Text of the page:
Either go whole hog and re-enginerd it,
or perhaps do as I do: install the belts just tight enough not to slip, verify with tension in under 100 miles of run-in. Next, don't touch it.
Then when they chirp or squeal, adjust them one last time, and add them to your next oil change driven parts order.
Yes the adjuster brackets should work for 60k miles like they originally did. They don't. Sucks, but whaddaya gonna do, complain?
Under this maintenance and adjustment scheme, even the brackets cracked behind the a/c p/s mess generally keep working in their squeaky way of working without fail.
Face it, we drive Volvos, not something you can order a kit from "March" to convert to serpentine belts. It ain't fair, but no 1/8" of magic bushing material cures what ails us.
Hate to throw water on the idea of a better mousetrap than living with mice, but dammit that's how it seems from here.
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Old 10-03-2018, 08:45 PM   #30
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Quote:
Originally Posted by brian smith View Post
People -
Recognize: belts are easier to replace than these bushings.
Either go whole hog and re-enginerd it,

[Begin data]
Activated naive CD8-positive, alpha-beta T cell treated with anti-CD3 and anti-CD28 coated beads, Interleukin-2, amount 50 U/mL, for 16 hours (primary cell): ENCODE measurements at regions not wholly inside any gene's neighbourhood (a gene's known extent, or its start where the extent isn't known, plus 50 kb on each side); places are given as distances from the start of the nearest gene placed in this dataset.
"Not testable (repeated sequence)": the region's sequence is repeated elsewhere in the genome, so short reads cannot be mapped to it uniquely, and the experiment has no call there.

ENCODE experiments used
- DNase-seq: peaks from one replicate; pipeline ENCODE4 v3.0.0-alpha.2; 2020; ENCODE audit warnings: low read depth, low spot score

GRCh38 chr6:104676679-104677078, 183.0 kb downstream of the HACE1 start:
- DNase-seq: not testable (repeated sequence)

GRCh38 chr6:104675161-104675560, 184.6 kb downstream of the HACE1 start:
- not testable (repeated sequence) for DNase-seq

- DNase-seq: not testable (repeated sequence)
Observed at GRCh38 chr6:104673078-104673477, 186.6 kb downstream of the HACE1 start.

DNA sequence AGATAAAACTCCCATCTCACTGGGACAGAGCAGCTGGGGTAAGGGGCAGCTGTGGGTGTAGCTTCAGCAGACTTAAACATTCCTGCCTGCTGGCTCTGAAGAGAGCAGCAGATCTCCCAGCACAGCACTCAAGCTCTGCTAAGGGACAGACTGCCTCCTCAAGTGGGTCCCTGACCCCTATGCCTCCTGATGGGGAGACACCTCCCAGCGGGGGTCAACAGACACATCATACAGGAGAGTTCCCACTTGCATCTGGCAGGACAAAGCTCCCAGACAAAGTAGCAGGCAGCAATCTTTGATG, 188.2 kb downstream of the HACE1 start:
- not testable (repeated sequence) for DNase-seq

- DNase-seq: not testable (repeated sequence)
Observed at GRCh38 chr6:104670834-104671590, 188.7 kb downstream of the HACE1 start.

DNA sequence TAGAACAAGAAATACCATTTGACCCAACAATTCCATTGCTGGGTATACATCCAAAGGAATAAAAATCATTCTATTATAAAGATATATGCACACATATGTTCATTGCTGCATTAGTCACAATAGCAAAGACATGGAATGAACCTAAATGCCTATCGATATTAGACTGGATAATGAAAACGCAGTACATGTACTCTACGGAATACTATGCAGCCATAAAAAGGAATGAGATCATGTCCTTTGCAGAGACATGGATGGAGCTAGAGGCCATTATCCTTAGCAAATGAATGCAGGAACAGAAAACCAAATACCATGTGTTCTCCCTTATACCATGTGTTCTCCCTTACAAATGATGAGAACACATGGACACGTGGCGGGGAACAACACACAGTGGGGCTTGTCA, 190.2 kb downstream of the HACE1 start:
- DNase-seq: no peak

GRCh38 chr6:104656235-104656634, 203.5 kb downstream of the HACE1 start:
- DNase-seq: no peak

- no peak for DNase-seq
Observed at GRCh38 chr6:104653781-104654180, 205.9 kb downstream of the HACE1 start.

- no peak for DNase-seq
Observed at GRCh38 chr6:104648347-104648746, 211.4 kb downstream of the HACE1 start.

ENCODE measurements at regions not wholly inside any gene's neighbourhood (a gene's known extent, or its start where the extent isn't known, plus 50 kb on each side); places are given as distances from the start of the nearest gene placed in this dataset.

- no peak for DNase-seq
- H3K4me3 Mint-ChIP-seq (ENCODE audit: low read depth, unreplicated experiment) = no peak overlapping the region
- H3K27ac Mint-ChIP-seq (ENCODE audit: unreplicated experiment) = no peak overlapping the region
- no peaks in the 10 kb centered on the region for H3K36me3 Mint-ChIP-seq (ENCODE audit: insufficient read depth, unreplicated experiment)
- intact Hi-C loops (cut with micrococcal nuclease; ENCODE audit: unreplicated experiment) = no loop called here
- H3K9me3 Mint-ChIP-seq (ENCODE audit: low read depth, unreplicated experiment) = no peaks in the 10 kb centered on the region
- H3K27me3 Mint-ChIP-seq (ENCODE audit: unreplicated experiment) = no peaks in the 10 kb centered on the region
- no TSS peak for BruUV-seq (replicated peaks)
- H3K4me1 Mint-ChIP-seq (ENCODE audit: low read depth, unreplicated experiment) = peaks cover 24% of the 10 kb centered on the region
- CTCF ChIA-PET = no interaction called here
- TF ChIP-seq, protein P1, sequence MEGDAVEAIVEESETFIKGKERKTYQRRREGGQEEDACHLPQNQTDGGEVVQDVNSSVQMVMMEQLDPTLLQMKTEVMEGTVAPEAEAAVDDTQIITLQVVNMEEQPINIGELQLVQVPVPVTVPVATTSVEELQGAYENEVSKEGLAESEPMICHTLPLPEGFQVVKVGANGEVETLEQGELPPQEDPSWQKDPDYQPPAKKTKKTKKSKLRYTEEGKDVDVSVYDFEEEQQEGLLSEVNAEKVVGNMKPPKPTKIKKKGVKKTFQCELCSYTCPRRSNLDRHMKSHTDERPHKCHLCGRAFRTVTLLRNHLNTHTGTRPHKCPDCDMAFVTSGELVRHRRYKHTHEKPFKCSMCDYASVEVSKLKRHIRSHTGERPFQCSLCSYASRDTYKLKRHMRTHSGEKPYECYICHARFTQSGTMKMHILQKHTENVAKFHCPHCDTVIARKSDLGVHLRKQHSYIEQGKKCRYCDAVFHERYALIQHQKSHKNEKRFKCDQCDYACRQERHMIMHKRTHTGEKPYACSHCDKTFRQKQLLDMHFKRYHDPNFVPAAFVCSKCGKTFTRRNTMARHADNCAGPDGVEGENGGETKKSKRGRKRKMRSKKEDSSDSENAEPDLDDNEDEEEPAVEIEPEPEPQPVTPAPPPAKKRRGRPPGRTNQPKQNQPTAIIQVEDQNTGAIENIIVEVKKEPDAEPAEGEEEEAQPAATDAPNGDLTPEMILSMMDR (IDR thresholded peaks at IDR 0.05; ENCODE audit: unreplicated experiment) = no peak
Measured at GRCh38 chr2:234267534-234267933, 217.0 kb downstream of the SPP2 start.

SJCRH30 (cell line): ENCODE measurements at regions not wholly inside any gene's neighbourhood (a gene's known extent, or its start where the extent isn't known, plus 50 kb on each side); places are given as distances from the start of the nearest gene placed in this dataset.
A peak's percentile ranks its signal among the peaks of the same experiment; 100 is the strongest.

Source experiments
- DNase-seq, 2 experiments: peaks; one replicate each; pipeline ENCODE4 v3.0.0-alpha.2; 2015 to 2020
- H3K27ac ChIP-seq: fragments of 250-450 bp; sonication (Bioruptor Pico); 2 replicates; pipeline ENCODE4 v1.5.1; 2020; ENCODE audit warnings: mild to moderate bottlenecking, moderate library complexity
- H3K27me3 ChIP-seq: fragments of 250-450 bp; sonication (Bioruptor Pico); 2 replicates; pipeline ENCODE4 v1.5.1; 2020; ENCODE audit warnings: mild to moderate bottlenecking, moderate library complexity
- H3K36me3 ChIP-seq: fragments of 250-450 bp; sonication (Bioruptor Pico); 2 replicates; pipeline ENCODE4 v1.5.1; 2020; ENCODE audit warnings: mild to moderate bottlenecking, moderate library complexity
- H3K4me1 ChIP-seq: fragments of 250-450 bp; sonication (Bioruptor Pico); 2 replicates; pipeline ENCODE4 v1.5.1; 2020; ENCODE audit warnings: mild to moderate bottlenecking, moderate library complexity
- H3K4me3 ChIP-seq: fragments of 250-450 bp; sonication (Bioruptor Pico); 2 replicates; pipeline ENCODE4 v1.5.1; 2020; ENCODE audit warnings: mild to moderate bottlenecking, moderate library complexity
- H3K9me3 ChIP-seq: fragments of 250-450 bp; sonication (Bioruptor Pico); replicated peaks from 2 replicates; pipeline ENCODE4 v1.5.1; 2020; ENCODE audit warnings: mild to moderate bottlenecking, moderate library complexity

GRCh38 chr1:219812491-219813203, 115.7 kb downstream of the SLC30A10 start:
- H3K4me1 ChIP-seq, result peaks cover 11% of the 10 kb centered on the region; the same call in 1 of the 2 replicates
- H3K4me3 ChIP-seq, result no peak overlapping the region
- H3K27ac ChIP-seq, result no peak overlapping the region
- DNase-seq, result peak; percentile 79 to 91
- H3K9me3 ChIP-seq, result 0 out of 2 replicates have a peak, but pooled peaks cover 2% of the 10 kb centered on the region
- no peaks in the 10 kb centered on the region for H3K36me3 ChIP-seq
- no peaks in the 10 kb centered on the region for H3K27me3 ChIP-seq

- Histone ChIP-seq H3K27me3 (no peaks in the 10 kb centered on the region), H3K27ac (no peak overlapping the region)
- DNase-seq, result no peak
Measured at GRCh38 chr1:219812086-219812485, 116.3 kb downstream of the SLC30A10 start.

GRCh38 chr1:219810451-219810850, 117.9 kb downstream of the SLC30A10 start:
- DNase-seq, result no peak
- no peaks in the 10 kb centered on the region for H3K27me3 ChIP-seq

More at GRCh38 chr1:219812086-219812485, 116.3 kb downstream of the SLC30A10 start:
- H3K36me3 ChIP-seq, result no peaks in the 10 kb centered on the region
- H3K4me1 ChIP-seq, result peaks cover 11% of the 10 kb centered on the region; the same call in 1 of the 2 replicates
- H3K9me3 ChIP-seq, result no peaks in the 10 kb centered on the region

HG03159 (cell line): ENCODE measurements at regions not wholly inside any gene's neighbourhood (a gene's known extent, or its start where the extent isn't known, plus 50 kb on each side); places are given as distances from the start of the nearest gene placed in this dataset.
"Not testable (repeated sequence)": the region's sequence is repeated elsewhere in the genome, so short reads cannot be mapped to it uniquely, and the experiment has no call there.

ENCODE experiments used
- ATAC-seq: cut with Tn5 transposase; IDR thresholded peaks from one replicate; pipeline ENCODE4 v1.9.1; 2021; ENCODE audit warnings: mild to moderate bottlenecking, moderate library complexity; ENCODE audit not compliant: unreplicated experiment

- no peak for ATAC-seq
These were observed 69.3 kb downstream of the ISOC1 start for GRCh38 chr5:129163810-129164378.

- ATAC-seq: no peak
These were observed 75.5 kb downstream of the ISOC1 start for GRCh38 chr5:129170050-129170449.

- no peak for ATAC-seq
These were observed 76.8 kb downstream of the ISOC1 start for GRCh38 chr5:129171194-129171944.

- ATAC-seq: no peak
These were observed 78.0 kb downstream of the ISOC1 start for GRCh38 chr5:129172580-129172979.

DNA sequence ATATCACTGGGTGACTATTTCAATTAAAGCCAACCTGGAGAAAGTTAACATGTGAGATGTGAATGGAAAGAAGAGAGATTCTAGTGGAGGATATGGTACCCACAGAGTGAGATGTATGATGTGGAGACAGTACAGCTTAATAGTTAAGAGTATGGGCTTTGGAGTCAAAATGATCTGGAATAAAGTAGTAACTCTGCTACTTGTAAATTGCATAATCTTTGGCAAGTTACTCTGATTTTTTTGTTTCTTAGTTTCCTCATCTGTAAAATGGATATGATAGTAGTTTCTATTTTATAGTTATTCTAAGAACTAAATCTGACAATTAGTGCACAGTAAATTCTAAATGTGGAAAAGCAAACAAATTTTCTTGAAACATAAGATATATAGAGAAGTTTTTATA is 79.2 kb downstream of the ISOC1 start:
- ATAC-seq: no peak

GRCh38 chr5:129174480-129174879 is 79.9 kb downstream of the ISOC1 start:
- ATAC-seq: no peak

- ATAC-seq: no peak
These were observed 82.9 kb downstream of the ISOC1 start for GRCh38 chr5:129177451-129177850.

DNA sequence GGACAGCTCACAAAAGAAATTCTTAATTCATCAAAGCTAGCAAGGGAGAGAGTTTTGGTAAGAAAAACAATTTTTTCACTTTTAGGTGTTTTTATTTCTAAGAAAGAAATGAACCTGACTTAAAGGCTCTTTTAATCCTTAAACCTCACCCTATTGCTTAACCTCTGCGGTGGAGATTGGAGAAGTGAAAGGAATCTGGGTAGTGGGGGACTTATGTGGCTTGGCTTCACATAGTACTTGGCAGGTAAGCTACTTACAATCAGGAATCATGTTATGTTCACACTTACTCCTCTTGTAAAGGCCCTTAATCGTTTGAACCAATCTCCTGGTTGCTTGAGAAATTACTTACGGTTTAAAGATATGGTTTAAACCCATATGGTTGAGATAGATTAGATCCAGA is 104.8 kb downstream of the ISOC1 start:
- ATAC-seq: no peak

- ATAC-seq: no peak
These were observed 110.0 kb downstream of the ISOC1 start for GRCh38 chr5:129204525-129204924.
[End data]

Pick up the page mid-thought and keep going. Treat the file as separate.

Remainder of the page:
or perhaps do as I do: install the belts just tight enough not to slip, verify with tension in under 100 miles of run-in. Next, don't touch it.
Then when they chirp or squeal, adjust them one last time, and add them to your next oil change driven parts order.
Yes the adjuster brackets should work for 60k miles like they originally did. They don't. Sucks, but whaddaya gonna do, complain?
Under this maintenance and adjustment scheme, even the brackets cracked behind the a/c p/s mess generally keep working in their squeaky way of working without fail.
Face it, we drive Volvos, not something you can order a kit from "March" to convert to serpentine belts. It ain't fair, but no 1/8" of magic bushing material cures what ails us.
Hate to throw water on the idea of a better mousetrap than living with mice, but dammit that's how it seems from here.